Good Shepherd has made it work with a core of veteran staff like Clem Harris Jr., who leads the art classes. He has been teaching in the summer program for more than a decade, works as a paraprofessional at Creston Academy during the academic year, and has a passion for drawing cartoons.
The art class meets in the cafeteria because it’s more spacious than a classroom. Camp leaders are used to class sizes of around 10-15, but Harris has 24 students in his care after the education department increased the allowed ratios to account for staffing shortages across Summer Rising this year. The long lunch tables give more space for social distancing. On a recent afternoon, Harris wandered from group to group, offering words of encouragement as soft music played and the students sketched in pencil.
“We’re here to learn,” he told the students. “It’s not about doing it perfectly, girls and boys. There’s no such thing.”
A substitute school aide hovered nearby, ready to provide extra help if needed. But on the next floor, in the gym, the instructor was alone as he led about two dozen students in a basketball competition. Shrieks of excitement echoed off the walls as teammates raced to make baskets within a set amount of time. The aide for the class was on break, leaving the lone instructor to do it all. He led a countdown at the front of the court, kicking off a round of frantic shooting, and then sprinted to the back of the court to keep an eye on groups of students sitting on the gym floor, waiting patiently for their turn.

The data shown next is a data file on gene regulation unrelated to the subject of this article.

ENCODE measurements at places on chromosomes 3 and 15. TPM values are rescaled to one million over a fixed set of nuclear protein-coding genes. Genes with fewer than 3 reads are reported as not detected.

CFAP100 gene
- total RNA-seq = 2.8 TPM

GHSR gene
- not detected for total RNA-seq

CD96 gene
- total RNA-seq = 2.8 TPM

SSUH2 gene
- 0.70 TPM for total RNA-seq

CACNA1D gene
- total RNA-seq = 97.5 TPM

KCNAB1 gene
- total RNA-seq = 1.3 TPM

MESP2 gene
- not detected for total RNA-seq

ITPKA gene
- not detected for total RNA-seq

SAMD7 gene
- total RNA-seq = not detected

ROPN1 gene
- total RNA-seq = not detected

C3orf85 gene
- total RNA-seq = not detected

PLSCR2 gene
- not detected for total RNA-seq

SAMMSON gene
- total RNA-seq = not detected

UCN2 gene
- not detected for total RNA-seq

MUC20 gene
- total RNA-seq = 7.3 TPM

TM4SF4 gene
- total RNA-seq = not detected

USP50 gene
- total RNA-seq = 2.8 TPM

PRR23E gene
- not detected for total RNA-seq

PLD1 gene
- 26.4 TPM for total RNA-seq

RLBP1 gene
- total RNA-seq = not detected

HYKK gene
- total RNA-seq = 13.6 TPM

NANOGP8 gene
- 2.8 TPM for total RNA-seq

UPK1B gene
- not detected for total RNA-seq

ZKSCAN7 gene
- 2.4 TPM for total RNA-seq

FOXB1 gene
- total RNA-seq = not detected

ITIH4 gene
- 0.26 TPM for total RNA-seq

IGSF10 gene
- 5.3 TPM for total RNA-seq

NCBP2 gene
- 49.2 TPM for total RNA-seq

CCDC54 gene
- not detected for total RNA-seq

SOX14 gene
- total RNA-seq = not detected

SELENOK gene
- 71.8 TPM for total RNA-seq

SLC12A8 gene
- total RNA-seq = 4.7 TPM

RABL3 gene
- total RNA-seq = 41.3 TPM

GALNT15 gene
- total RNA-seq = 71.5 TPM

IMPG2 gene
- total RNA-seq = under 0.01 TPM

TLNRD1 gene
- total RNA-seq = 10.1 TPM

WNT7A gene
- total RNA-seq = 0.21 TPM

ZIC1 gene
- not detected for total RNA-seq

Good Shepherd is still waiting for a handful of paraprofessionals, who work with students who have disabilities, to be assigned to the Bronx sites. Sometimes when substitutes do show up, their schedule allows them to leave before the program ends. Adams is lucky to have another Summer Rising site run by Good Shepherd within walking distance, and the two directors can send and receive backup help between them.
The staff find their own ways to do the jobs of multiple people. On Tuesday, Adams hustled upstairs to help with a transition between classes, but the group leaders already had it covered by the time he arrived. The instructors stood in their doorways, with one eye on their classrooms and another on the hallway, as students filed in.
Brown, the Bronx supervisor for Good Shepherd, wishes she could pay her staff more. Most are making under $20 an hour, and most positions are only part time. Higher pay would make recruitment easier at a time when many nonprofit workers are burned out.
“That would bring more people. Here, we’re lucky, we have people who are in love with what they’re doing,” Brown said. “But we could get more of that, because the hiring process has been super hard.”
Summer Rising staff are meeting the challenges in spite of many last-minute surprises. The Creston Academy team learned just two days before their first Friday there would be no instruction that day of the week, leaving the nonprofit to come up with a full day of programming. That first Friday, without enough staff on hand, they packed the students into the cafeteria, where there was room for social distancing, and played a movie during the hours that they were short staffed.
“My fear is having a bunch of kids in a space and they’re not doing anything,” Adams said.
Referring to Summer Rising, he said, “It’s a great concept.”
“But it could have been done smarter,” added Brown.